If you’re considering removing your uterus, here’s what you need to know about hysterectomies. If you have fibroids or adenomyosis, you may have heard you need a hysterectomy (the complete removal of the uterus.) But, in many cases, you have other treatment options, so it’s important to research all your choices.
After all, 44% of Americans don’t know what’s really involved in this procedure. So, if you are seriously considering surgery, here are three important things you need to know about hysterectomies.
What You Need to Know About Hysterectomies
Here are some facts you need to know about this major w abosurgery.
- There’s more than one type of hysterectomy. In fact, there are 3 kinds:
Supraservial (removing just the upper portion of your uterus)
Total (removing the entire uterus and cervix.)
Radical (taking out your uterus, its side tissue, your cervix, and the upper portion of your vagina. This option is typically for cancer patients only.)
- A hysterectomy comes with a serious recovery period. Because hysterectomy is a surgical procedure, you will need to stay in the hospital, likely for at least 24 hours, afterwards. Many women will be unable to drive for at least two weeks following a hysterectomy. And most women will have to refrain from heavy lifting, bending over, sex and exercise for at least six weeks after surgery. For all of these reasons, you need to carefully consider your options before undergoing hysterectomy: there are less invasive options, like myomectomy or uterine fibroid embolization, that can help manage symptoms of certain conditions, like fibroids.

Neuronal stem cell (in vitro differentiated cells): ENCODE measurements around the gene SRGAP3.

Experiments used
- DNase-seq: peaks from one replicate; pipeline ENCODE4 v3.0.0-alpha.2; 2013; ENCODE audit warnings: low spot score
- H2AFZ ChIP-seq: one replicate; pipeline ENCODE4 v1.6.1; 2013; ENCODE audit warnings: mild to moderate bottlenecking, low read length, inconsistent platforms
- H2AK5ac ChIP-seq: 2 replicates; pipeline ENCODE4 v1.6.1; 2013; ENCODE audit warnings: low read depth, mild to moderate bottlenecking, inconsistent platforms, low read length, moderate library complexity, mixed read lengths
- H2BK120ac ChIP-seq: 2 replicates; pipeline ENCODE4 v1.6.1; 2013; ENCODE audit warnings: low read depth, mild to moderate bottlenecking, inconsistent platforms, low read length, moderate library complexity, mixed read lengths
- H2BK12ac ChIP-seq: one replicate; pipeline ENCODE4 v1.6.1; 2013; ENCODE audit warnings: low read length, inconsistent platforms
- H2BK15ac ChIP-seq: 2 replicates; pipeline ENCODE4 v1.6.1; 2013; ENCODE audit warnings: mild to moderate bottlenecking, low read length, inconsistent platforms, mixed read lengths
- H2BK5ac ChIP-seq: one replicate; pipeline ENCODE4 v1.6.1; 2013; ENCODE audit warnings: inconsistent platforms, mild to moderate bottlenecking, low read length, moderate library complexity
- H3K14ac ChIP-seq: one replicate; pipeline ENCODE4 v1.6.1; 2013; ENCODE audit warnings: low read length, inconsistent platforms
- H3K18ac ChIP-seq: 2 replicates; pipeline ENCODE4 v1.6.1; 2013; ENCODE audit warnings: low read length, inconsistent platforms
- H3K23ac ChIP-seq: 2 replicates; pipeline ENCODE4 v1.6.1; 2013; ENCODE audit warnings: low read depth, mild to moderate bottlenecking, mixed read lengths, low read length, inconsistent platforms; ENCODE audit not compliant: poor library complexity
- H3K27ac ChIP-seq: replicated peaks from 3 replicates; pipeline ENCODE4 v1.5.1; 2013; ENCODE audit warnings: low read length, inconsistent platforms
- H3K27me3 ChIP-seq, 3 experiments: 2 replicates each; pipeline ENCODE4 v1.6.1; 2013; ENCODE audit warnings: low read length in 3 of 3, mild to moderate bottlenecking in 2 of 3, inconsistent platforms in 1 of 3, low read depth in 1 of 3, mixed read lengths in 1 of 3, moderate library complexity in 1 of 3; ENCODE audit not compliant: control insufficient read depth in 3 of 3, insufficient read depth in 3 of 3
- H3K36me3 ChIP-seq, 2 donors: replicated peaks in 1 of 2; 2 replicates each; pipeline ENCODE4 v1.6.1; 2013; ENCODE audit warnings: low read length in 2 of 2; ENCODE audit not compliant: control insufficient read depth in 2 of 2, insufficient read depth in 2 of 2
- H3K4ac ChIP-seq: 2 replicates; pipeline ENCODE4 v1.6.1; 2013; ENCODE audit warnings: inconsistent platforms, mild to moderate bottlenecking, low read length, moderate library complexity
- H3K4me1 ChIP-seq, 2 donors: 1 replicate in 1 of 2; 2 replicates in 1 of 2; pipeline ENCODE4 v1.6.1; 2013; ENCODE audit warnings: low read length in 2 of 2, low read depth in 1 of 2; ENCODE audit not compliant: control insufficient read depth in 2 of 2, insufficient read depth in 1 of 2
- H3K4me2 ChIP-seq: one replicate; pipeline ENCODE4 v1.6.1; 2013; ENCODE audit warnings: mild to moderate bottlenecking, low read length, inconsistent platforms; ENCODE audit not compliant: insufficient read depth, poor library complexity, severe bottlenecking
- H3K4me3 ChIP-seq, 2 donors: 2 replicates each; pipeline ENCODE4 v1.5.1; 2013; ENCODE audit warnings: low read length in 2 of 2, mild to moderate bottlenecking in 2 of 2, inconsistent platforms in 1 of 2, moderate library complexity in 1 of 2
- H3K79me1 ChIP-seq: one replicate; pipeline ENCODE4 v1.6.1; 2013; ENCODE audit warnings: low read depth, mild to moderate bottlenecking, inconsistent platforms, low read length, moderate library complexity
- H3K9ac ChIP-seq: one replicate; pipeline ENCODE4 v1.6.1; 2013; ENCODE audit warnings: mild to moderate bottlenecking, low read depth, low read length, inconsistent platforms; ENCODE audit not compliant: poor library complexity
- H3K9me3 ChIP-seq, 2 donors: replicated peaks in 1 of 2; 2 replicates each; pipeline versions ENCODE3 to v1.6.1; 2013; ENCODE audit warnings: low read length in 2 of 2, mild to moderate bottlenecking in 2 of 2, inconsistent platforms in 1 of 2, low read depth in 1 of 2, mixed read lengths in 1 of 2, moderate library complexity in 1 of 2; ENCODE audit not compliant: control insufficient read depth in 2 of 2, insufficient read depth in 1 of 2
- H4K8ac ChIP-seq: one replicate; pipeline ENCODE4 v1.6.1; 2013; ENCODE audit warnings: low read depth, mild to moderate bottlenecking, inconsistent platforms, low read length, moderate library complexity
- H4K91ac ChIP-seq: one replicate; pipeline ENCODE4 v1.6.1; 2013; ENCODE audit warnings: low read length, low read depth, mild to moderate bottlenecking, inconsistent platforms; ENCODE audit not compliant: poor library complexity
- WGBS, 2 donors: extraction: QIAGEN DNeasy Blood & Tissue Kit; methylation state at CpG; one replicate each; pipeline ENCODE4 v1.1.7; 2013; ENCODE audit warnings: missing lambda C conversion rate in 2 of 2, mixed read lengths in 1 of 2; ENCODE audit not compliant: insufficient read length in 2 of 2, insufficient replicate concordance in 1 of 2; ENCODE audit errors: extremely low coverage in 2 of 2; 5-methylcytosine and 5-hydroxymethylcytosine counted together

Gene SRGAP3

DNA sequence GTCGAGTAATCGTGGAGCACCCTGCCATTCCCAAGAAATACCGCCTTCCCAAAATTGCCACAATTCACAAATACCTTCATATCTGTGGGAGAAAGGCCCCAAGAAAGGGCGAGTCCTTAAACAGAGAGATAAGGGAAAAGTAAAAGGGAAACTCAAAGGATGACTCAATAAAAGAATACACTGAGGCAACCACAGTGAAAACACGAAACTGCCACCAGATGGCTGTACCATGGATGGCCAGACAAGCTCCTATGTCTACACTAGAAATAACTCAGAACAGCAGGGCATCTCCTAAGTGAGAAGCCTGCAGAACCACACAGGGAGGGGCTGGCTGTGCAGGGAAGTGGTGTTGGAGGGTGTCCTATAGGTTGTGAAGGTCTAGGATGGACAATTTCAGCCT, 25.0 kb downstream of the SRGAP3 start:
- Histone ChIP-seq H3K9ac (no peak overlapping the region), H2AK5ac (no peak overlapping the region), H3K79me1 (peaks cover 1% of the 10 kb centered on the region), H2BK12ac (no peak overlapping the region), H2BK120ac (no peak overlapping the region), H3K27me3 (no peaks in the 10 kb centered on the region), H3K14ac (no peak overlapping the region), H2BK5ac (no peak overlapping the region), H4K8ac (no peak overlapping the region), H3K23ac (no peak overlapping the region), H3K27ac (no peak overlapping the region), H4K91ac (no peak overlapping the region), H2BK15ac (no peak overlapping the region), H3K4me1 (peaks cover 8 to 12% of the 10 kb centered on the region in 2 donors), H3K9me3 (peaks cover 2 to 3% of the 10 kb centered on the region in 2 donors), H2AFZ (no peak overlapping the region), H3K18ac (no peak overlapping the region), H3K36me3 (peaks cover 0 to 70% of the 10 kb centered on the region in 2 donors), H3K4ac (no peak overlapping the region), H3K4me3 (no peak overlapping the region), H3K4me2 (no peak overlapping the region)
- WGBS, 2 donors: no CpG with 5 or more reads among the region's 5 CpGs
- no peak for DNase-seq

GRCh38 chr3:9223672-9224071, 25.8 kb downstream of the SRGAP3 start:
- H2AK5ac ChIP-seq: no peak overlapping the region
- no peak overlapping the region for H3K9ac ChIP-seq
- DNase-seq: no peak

- Hysterectomies come with long term health complications. Not only will a hysterectomy permanently end your chances of becoming pregnant, this surgery comes with other risks. Young women who have hysterectomies are at higher risk of obesity and cardiovascular disease, just to name a few health concerns. It is not a treatment decision to be made lightly, as you will feel the impact of this surgery for years to come.
Dangers of Hysterectomy: a Warning Story
Back in 2017, Toshuua Hughes, now 46, went into an outpatient surgery center for a hysterectomy. But, what should have been a simple (yet invasive) operation turned into a total nightmare. Because of alleged complications regarding her sedation, Hughes never fully woke up from her surgery. Today, she lives in a special care facility for people with traumatic brain injuries. She will never be able to care for herself (or her five children) again.
While we don’t know if Hughes’ hysterectomy was medically necessary, we do know that many uterine removals could be avoided. In fact, as many as 70% of women who got hysterectomies for fibroids could have found relief in other ways. And one of those options, UFE, doesn’t require general anesthesia. Which means you would never face a tragic outcome like Ms. Hughes after treating fibroids with UFE.
Now that you are armed with the facts about hysterectomies and fibroids, it’s time to get educated about alternative treatments. To find out if you are a good candidate for our minimally invasive fibroid treatments, feel free to schedule a consult with our Houston-area fibroid specialists.